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India Raises Foreign Investment Limits On Telecom

Bangalore, India — As the U.S. telecommunications market girds for further consolidation, India has moved to raise the foreign investment limit in telecom companies here from 49 percent to 74 percent.

After months of wrangling with Communist parties that are part of the ruling coalition in New Delhi, Finance Minster P. Chidambaram announced Wednesday (Feb. 2) the decision to raise the limit on foreign direct investment in telecom. However, several strings were attached that left industry analysts wondering whether the move would spur investment.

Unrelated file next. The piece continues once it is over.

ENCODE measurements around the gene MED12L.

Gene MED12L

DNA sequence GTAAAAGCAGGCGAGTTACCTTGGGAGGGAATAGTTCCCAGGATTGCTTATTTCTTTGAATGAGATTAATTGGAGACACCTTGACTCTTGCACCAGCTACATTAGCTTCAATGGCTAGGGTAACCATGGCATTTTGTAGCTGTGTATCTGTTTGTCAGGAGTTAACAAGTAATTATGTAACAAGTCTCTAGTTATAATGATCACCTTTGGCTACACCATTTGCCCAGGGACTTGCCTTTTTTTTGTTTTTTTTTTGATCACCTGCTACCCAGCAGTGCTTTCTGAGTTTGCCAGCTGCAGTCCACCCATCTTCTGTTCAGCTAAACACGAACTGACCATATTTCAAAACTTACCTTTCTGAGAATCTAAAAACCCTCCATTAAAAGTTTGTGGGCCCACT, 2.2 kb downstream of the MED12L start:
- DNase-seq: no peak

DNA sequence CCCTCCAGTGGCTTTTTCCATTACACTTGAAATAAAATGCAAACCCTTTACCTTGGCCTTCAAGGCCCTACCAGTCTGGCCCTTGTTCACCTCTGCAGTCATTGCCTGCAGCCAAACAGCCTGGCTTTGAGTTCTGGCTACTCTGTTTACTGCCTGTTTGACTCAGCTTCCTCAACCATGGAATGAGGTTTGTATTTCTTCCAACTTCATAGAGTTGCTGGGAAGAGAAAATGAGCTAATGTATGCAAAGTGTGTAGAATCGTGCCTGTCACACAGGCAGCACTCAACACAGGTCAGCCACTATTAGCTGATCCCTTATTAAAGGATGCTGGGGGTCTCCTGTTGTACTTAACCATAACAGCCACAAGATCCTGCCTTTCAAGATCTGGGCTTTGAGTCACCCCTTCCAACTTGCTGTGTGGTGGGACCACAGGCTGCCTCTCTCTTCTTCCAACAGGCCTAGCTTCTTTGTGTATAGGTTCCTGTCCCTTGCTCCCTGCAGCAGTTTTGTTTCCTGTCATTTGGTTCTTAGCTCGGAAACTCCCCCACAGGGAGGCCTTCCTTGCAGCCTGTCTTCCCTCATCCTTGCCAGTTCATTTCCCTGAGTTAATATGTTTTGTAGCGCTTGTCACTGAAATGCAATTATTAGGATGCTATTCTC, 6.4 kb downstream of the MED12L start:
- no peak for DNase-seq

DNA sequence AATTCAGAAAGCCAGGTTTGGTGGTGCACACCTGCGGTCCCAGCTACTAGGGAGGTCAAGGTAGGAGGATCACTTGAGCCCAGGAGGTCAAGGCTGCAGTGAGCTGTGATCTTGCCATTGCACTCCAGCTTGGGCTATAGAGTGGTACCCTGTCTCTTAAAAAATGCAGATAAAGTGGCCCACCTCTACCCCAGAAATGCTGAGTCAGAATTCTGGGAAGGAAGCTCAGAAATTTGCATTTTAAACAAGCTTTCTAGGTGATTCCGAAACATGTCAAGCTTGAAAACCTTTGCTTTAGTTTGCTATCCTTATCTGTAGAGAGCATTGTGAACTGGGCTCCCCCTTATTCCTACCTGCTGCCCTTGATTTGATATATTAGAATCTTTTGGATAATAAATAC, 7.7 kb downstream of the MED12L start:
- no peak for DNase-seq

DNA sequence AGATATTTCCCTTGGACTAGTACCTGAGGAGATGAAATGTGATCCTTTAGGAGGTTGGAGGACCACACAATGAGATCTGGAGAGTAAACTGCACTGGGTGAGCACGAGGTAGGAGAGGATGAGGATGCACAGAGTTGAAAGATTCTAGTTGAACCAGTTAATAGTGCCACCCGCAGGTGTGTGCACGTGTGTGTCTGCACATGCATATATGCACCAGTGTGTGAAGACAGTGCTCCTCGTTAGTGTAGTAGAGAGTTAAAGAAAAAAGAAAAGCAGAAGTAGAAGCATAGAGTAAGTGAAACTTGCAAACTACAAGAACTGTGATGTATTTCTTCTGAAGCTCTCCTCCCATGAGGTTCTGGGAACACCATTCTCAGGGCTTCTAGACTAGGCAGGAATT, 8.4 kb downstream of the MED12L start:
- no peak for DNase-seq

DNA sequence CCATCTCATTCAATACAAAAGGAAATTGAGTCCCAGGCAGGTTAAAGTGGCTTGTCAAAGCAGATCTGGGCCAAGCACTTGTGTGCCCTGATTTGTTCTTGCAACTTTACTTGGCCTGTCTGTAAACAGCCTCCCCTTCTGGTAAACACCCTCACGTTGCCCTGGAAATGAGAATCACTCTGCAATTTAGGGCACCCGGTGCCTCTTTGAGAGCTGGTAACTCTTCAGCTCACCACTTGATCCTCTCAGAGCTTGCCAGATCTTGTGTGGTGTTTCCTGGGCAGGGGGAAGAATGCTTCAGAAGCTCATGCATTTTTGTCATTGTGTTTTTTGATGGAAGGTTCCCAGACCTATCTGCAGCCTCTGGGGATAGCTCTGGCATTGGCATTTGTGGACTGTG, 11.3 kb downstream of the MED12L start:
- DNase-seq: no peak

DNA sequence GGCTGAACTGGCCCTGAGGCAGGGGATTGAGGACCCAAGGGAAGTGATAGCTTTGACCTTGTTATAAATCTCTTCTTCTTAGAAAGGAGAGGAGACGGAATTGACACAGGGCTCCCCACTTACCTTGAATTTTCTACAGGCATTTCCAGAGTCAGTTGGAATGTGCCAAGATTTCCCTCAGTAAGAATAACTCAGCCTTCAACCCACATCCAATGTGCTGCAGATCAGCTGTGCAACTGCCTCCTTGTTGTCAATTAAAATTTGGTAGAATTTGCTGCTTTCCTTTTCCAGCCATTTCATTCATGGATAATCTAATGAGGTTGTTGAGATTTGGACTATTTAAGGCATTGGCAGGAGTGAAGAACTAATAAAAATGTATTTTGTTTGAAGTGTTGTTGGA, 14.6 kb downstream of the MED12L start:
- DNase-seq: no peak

Telecom stocks did rise on several Indian exchanges in response to the announcement. However, Bharti Televentures, the holding company owning Bharti Mobiles Ltd., India's largest GSM-based services provider, saw its share price decline. Nevertheless, several initial public offerings from telecom providers are expected this year on the assumption they will have access to lower-cost capital for expansion.

While increased foreign holdings in local telecom firms has been a high priority, Indian security officials and Communist allies in the ruling government have bitterly opposed the move. Their opposition has dampened the mood despite the long-awaited decision.

Regardless of what form investments take, including direct equity holding or through a stock market floatation, the cumulative foreign investment cannot exceed 74 percent, the government said.

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